The first 2019 baby red-tailed hawk to fly from the nest at the Cathedral of St. John the Divine did so on Wednesday afternoon at about 4:30, apparently in the middle of a feeding. The Urban Hawks blog got video (see at about 6:10 minutes in).
The new fledge only went about 30 feet, but maintained altitude, landing in the turret above the statue of St. James the Great.
It was still there an hour later, and in fact remained put until about 6:40. Both it and its sibling had full crops, and when I first arrived were mostly preening after the late afternoon rain. Adult supervision was provided by mama perched on the rooftop statue of the archangel Gabriel.
Staying put and thinking about that first flight.
A bit after 6:30 the new fledgling perked up and started moving about.
And then started wing-flaring and hop-flapping and otherwise getting excited.
Possibly it had observed its sibling pecking at leftovers and so was thinking about returning to the nest.
Which it did about 6:40.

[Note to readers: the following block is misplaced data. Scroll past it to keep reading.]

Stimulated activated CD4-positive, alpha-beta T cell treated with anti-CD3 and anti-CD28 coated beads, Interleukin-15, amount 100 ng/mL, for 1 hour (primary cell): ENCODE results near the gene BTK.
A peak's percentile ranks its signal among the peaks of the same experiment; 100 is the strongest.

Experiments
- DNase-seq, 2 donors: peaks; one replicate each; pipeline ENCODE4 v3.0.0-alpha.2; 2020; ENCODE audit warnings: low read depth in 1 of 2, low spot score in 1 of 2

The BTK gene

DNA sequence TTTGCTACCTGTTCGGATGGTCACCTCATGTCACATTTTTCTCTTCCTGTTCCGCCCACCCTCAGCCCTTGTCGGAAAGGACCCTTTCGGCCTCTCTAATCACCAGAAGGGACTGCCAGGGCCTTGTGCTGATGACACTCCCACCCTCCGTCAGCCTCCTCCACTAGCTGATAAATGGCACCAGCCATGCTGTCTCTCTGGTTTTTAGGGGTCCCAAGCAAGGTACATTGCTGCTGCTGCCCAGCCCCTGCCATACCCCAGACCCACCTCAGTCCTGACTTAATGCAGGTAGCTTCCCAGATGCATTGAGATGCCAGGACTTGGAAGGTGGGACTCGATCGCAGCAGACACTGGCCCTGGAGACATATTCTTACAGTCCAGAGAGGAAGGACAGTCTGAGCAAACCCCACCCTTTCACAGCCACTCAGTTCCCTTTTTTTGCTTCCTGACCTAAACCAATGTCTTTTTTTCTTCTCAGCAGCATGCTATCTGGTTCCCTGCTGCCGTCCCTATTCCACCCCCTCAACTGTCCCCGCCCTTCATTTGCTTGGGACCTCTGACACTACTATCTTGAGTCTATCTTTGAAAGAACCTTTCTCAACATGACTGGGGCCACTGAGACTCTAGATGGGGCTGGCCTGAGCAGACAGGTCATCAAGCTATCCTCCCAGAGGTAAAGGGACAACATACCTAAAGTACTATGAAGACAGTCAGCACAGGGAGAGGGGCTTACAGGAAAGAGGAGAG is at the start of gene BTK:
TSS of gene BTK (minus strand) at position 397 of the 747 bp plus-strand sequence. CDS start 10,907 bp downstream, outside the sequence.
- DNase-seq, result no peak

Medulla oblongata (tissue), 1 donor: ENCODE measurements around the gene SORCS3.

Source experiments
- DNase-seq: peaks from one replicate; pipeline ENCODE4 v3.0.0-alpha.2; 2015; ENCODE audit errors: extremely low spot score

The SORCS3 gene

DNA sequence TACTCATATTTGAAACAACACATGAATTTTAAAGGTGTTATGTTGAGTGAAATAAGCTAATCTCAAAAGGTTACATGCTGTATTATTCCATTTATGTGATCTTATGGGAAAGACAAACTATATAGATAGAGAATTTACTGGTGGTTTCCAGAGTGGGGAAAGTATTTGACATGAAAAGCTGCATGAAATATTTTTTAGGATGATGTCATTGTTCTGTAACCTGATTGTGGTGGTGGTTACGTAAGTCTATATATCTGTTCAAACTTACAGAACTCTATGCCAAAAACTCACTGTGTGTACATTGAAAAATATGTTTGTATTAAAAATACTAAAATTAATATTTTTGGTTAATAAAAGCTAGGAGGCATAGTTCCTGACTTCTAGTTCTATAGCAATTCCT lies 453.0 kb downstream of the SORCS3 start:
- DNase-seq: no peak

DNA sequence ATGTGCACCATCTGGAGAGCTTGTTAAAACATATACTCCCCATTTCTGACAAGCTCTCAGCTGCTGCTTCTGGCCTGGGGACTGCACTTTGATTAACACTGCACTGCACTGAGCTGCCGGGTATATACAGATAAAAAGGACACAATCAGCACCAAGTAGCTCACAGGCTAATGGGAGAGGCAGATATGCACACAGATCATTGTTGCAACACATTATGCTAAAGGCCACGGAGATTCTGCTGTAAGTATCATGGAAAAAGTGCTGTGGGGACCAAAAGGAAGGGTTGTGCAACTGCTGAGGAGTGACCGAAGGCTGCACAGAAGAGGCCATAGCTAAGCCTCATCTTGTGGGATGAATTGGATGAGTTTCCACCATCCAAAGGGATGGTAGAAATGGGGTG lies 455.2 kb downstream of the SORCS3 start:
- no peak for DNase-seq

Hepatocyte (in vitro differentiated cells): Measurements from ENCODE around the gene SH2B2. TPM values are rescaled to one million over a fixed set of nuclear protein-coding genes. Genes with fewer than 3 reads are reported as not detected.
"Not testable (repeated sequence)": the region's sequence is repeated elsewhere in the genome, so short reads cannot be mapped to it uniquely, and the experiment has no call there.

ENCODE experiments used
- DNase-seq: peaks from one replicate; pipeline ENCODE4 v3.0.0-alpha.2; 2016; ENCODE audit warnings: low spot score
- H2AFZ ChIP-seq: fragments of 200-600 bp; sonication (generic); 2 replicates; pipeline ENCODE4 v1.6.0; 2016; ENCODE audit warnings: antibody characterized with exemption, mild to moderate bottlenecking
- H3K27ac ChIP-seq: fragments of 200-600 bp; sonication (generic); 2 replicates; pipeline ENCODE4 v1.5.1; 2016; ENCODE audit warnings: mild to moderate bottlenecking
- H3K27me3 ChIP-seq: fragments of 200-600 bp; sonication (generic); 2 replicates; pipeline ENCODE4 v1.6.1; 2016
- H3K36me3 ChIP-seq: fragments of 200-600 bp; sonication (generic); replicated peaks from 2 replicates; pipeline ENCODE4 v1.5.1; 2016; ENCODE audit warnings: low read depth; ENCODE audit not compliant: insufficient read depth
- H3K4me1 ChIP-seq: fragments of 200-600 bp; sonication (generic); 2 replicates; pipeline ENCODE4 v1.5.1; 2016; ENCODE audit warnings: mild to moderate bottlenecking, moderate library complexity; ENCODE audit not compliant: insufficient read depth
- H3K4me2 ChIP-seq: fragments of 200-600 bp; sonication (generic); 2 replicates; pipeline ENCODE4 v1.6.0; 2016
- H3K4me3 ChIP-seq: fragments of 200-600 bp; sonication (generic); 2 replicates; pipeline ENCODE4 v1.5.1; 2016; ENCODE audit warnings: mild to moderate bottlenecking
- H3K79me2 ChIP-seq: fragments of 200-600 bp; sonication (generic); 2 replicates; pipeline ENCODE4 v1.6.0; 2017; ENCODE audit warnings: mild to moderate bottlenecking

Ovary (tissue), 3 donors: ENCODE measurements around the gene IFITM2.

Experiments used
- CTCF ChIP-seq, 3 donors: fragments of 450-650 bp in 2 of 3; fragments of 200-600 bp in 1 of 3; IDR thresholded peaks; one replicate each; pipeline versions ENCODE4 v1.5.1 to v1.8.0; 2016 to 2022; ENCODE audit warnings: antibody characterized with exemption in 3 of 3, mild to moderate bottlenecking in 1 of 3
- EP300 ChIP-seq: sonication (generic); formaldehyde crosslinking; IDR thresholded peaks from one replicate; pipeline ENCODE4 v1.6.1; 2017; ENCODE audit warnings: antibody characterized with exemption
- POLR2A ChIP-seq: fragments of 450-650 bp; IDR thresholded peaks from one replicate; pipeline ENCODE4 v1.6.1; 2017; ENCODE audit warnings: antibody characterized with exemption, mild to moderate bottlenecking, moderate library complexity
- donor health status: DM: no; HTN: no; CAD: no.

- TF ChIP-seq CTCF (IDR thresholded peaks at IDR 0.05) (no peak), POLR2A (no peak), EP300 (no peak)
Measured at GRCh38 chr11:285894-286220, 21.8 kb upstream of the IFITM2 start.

But it didn't settle down once returned, and its sibling also got a bit excited.
And then about 6:55 the fledgling flew back to the turret above St. James. At this point it seemed as if a light bulb had gone off above its head. This flying thing, it's not bad!
The fledgling's second visit to St. James lasted a few minutes, and then it was back to the nest. And moments later, back to St. James. And then, flying up to the edge of roof, close to the base of the big cross.
The fledgling explored around the cross over the next 10-12 minutes. Meanwhile, both parents arrived on the scene, the father landing on the finial above St. James the Great and then the mother in the turret above St. Thomas, another 30 feet clockwise.
And then things got confusing...
The father made a nest visit, apparently delivering food, and then departed. Moments later the fledgling jumped from the roof down toward the nest.
I moved to a spot with a better angle on the nest and could see (apparently) the fledgling perched on the edge, and another hawk behind. But the other hawk was mama, who had flown to the nest without my noticing. (Darn foliage!)
And then the mother flew off.
But where was the second baby hawk?
Try as I might over the next 45 minutes, I could only verify that there was a single young hawk in the nest.
The last sighting of the second (un-fledged) baby hawk in the nest was about 7:05, and I could only wonder if it had fledged un-seen during the next 5-10 minutes. If so, it seemed as if it most likely had done a quick descent to the rooftops of the chapels below.